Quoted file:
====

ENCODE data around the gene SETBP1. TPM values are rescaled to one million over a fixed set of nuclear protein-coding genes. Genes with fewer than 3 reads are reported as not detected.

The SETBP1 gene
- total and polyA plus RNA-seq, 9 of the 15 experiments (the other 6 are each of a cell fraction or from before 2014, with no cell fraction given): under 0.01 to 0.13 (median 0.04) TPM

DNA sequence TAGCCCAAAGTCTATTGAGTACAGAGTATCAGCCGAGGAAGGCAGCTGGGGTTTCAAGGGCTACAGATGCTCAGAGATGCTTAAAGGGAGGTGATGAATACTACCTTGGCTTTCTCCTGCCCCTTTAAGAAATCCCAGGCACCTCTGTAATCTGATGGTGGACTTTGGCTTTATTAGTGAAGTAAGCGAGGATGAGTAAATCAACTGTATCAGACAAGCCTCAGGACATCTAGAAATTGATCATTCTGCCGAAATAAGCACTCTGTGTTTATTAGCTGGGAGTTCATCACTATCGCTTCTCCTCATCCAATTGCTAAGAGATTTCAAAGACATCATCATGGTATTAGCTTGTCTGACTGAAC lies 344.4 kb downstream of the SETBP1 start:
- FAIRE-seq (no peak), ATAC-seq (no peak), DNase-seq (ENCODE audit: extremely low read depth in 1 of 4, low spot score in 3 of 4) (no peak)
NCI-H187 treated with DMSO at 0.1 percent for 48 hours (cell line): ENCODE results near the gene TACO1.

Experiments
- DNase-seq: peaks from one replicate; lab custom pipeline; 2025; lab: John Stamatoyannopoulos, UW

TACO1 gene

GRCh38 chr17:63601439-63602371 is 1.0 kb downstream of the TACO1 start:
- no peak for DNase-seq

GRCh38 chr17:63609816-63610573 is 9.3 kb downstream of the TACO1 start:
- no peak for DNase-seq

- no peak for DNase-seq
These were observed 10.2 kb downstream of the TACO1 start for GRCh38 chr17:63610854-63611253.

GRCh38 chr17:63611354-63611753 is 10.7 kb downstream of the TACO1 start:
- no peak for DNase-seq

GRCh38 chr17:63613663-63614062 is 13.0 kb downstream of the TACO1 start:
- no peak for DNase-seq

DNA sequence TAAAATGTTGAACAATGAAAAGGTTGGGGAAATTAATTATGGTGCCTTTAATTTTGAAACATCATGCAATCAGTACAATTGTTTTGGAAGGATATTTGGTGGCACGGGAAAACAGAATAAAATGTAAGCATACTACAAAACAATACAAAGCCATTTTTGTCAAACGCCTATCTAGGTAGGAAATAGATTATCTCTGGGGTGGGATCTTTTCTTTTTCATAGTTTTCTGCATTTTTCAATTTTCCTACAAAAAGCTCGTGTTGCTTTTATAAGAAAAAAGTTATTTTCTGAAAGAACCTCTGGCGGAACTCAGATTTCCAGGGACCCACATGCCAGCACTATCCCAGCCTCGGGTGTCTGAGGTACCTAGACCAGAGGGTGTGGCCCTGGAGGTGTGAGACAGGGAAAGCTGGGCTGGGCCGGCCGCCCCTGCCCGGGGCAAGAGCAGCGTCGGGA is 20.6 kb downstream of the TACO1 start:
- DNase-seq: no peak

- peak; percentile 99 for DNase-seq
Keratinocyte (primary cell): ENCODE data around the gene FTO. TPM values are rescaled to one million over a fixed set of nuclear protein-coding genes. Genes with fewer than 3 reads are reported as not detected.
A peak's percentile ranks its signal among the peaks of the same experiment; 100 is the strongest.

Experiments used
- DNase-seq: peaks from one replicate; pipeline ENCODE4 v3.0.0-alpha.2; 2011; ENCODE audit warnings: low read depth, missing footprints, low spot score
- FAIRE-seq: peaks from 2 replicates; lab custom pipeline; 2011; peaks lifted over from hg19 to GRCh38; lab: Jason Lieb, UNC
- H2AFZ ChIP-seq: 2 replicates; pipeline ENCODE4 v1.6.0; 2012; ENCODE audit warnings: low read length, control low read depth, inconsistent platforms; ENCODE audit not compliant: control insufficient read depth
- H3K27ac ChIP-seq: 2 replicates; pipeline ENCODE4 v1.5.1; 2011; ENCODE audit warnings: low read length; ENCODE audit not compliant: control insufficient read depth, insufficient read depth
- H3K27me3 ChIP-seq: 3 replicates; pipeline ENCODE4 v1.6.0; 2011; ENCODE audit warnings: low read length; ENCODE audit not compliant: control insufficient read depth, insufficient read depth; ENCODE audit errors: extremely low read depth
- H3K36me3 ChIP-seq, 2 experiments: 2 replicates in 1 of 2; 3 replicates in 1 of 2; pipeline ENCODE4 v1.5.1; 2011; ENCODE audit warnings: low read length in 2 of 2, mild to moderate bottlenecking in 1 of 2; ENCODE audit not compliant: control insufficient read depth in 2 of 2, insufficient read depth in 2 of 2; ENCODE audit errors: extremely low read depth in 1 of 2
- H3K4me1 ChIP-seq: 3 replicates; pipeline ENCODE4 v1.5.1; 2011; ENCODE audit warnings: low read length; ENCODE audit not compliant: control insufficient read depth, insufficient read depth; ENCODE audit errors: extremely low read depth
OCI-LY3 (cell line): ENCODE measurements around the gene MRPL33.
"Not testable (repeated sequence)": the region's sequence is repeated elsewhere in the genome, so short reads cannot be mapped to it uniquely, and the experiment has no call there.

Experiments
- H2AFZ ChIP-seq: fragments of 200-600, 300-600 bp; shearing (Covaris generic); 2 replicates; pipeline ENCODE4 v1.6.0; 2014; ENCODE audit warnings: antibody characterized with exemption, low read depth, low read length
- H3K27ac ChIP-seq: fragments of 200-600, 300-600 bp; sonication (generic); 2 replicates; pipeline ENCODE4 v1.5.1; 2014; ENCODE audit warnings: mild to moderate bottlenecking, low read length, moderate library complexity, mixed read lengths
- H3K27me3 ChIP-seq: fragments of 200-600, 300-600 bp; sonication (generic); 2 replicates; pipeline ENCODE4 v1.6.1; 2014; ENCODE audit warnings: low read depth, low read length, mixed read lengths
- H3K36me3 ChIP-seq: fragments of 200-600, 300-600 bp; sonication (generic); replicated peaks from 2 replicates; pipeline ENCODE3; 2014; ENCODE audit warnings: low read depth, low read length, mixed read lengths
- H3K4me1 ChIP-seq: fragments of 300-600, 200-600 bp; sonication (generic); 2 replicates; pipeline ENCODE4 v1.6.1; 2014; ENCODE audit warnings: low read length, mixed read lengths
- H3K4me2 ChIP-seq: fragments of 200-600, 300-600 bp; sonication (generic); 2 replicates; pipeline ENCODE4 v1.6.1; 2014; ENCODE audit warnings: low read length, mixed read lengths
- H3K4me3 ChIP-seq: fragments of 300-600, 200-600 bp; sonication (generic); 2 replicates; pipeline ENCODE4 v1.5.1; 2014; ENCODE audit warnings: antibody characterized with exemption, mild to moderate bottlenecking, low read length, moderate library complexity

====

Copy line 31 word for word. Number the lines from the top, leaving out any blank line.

- H3K36me3 ChIP-seq, 2 experiments: 2 replicates in 1 of 2; 3 replicates in 1 of 2; pipeline ENCODE4 v1.5.1; 2011; ENCODE audit warnings: low read length in 2 of 2, mild to moderate bottlenecking in 1 of 2; ENCODE audit not compliant: control insufficient read depth in 2 of 2, insufficient read depth in 2 of 2; ENCODE audit errors: extremely low read depth in 1 of 2